Pink Toe Tarantulas (Avicularia spp.)

The Pink Toe tarantulas hail from the humid, rainforest areas of Central and South America and are typically arboreal – meaning they like to rest above the ground often on the surface of trees. One common place to spot Pink Toes in the wild is to take a look for webbing around the leaves of banana plants – though please take care as the deadly banana spider also favours such habitats!

At present the Pink Toes (Avicularia spp.) are in something of a taxonomic mess and so apart from the more common species it can be something of a challenge to tell them apart with many species being cross-bred or mis-identified in captivity though it is fair to say that there are a decent number of different species available with more being introduced to the hobby all the time.

In general Pink Toes are so called for the obvious reason that the typical spider is a black to slate-gray color with bright pink ends to it’s legs. Interesting the juveniles are often the other way around with a pink body and legs and having black tips to the toes instead.

Avicularia spiders can be reasonably easily kept in captivity and whilst they can run fast if disturbed they seldom try to bite so are reasonably safe and easy specimens to keep in the home.

As with the care of all exotic pets the key is to carefully consider, and then try to mimic, the wild habitat of the Pink Toe if they are to thrive in captivity.

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This means that a taller rather than longer tank tends to work well. I have my few specimens in cages around 16″ tall by 10″ long and deep. Some suitable substrate should be placed on the floor of the tank – I find a mixture of peat-free compost and vermiculite does well – and care must be taken to ensure that the humidity is kept up. This means regular spraying with tepid water, whilst at the same time ensuring that air can circulate otherwise mould and fungus can quickly become a problem.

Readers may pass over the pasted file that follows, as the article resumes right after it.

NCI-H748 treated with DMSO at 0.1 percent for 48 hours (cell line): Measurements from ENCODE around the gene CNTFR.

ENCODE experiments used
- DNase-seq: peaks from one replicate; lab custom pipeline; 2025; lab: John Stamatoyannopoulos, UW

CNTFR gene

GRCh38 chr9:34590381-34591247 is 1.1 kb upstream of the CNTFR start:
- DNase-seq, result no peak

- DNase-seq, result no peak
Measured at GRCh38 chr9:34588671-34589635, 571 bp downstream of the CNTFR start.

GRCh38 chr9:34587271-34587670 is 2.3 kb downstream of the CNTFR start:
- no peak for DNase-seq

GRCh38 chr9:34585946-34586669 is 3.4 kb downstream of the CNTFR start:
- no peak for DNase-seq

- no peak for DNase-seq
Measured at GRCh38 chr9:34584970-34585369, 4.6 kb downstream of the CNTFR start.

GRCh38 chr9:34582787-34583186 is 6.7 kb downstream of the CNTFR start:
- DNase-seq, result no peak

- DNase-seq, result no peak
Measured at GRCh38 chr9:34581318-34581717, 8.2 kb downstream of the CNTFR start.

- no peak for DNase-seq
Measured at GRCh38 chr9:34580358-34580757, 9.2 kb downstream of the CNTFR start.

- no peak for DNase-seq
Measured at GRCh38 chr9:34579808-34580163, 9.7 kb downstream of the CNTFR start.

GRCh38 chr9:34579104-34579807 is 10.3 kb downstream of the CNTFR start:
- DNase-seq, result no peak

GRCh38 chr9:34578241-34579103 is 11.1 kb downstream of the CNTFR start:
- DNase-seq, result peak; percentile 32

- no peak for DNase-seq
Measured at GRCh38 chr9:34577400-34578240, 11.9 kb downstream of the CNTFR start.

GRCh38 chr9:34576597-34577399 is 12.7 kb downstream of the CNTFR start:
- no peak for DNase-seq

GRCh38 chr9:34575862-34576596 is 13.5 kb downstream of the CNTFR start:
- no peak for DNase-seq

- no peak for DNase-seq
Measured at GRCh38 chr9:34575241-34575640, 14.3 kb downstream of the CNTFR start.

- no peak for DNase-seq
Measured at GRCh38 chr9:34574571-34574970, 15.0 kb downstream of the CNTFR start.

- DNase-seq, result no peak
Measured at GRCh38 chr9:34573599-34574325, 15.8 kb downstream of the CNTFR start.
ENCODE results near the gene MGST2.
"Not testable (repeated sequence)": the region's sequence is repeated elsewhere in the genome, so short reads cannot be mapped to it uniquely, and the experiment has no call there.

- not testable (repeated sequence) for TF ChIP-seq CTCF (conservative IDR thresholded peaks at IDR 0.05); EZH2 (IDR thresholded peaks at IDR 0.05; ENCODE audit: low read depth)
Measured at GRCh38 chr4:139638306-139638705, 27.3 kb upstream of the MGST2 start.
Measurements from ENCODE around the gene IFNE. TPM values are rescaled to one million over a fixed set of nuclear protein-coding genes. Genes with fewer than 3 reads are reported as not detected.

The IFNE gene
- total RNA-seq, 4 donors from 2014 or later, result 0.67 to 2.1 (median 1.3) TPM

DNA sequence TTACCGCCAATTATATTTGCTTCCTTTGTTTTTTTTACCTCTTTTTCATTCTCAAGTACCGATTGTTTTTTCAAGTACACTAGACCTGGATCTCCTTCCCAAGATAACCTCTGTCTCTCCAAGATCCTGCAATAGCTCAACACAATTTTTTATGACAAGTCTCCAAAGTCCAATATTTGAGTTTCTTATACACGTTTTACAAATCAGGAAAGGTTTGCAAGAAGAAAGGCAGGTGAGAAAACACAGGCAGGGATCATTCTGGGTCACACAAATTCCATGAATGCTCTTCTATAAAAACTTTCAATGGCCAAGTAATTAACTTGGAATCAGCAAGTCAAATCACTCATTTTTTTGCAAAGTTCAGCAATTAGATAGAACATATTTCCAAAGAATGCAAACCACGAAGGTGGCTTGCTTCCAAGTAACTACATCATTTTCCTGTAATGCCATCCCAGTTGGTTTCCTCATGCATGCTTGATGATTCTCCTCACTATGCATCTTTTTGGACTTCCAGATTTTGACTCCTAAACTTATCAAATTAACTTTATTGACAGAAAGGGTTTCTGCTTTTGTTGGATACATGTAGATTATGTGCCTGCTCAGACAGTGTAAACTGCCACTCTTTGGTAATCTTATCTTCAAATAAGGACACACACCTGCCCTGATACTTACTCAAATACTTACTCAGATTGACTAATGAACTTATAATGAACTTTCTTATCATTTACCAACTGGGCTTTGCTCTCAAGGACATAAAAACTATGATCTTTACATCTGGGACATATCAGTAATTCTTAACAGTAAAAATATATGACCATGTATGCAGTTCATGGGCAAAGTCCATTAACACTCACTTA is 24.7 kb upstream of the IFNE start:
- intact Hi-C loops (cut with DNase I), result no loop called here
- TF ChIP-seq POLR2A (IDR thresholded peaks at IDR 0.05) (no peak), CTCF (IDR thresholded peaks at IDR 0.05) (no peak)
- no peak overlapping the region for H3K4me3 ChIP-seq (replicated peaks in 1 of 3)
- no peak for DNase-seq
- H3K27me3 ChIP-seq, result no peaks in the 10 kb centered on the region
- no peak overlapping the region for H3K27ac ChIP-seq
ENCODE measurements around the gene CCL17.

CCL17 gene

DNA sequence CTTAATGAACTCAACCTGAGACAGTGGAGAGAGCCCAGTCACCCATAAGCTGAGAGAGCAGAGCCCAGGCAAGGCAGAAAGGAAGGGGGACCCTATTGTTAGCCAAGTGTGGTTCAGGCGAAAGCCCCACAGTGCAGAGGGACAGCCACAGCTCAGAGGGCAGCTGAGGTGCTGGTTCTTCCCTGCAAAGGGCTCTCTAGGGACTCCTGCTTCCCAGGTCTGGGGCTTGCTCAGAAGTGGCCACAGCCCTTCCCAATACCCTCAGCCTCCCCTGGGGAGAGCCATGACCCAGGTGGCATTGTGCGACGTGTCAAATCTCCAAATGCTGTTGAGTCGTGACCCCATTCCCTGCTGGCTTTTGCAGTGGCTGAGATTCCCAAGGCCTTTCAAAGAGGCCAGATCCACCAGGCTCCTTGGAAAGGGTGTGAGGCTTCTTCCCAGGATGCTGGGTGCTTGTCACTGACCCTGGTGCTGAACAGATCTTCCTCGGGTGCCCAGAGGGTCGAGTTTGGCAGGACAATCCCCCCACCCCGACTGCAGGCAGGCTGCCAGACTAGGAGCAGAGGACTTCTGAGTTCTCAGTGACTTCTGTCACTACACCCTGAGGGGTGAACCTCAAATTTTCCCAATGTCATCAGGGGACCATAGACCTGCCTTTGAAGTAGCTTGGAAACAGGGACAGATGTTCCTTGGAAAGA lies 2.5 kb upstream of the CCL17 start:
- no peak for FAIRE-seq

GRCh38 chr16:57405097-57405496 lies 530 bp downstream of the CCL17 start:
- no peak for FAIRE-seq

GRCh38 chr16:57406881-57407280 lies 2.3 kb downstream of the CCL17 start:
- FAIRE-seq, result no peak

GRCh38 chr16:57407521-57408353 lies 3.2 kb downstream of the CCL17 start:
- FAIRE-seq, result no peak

One wall of the tank should have a heat mat taped to it to warm the spider and also to create a thermal gradient where your tarantula can choose an area of the tank which is the ideal temperature for him or her.

As these tarantulas are arboreal I like to include pieces of cork bark and artificial vivarium plants that my spiders can climb up, carefully attached with aquarium sealant to prevent them falling over and damaging the inhabitant. If you can find some curved pieces of cork bark of a similar internal dimension to your spider you may find, as I have, that your Pink Toe will happily web up the hole in the bark creating a snug place for your spider to hide during the day.

Feeding is as per most tarantulas with a wide selection of live foods in the form of crickets, locusts, moths and so on being suitable. Pink Toes can be hungry spiders on account of how quickly they will grow so try to feed your spider more regularly than one might with other tarantulas and I often find mine will eat almost daily when given the opportunity.

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